Chapter

Evidence of the Word

Brinkley Messick

in The Calligraphic State

Published by University of California Press

Published in print December 1992 | ISBN: 9780520076051
Published online May 2012 | e-ISBN: 9780520917828 | DOI: http://dx.doi.org/10.1525/california/9780520076051.003.0012
Evidence of the Word

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This chapter examines the use of ordinary legal documents such as contracts and deeds, and considers why their value as evidence was questioned. One of the most revealing expressions of the relationship between the spoken and the written word concerns the use of documents and the rules of evidence. Witnessing is an activity grounded in the immediacy and authenticity of the senses. It pertains to the contemporary bonds of a social community. The Shafi'i evidence doctrine operates according to a marketplace theory of free circulation of witnesses, and thus of words. The meaning process of writing and creating texts such as legal documents rests on parallel movements. The first is from the shari'a to text, from the manual to the document; the second is from the world (as event) to text, from a specific human undertaking, such as a sale, to the document.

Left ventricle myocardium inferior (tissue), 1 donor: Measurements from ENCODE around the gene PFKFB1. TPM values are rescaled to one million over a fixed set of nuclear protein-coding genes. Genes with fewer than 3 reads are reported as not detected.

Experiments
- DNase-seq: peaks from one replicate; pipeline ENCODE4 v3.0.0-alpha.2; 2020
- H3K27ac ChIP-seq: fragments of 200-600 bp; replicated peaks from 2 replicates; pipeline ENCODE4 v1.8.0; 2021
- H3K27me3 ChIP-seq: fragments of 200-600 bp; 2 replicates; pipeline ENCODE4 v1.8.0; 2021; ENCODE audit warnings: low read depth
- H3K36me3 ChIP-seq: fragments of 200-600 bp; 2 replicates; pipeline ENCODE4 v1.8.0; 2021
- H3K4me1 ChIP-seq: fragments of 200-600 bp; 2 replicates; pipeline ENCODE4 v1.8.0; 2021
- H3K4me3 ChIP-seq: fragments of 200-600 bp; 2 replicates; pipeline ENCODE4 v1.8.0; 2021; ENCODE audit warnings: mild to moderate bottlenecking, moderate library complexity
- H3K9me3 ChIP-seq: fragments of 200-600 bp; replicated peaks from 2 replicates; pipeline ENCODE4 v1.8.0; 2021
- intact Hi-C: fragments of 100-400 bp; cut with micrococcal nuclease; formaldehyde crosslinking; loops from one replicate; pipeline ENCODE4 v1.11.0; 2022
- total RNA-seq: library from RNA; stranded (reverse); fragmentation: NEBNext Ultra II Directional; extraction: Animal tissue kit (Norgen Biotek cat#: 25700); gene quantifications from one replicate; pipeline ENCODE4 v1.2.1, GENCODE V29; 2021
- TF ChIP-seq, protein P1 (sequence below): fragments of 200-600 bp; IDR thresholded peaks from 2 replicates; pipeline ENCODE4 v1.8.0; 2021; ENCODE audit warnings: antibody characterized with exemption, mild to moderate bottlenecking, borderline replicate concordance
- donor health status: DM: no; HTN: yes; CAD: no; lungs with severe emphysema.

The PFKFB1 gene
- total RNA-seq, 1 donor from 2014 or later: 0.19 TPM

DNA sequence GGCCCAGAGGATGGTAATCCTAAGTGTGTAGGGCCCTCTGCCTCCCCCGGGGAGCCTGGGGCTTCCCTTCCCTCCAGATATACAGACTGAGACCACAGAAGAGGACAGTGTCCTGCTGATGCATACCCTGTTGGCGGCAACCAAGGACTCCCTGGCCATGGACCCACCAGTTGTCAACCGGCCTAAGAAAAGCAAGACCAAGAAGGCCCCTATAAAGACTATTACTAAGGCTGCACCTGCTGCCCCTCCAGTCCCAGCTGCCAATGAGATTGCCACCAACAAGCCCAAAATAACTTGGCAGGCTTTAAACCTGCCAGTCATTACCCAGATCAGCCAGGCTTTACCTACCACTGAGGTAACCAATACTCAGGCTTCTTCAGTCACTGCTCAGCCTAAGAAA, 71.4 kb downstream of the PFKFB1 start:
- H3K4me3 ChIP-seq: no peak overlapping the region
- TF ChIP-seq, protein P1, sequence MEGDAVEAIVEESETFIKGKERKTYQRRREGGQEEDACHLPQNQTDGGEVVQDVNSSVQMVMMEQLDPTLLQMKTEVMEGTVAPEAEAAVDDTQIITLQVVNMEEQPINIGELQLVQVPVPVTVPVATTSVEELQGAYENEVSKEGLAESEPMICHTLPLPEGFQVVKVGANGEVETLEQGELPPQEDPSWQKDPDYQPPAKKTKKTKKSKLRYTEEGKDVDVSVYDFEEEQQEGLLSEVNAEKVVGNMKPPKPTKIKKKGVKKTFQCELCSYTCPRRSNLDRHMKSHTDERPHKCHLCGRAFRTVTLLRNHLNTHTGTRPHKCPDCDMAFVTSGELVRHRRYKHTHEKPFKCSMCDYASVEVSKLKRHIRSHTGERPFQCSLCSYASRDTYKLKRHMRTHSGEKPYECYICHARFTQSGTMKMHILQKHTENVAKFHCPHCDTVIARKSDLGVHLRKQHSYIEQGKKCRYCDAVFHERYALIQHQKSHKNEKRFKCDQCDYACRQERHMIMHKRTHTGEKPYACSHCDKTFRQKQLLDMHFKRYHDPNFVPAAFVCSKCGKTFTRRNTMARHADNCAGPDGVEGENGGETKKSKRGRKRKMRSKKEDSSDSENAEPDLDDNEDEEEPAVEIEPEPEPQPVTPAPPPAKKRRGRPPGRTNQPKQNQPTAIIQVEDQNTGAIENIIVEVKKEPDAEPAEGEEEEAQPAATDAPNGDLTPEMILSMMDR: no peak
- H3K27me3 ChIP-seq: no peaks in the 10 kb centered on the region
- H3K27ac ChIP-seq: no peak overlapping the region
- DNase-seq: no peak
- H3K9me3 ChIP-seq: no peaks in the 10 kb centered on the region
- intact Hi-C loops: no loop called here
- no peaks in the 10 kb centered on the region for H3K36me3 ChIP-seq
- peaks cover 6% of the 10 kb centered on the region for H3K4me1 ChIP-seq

Keywords: shari'a; written word; contracts; deeds; witnessing; writing; Shafi'i

Chapter.  11974 words. 

Subjects: Anthropology

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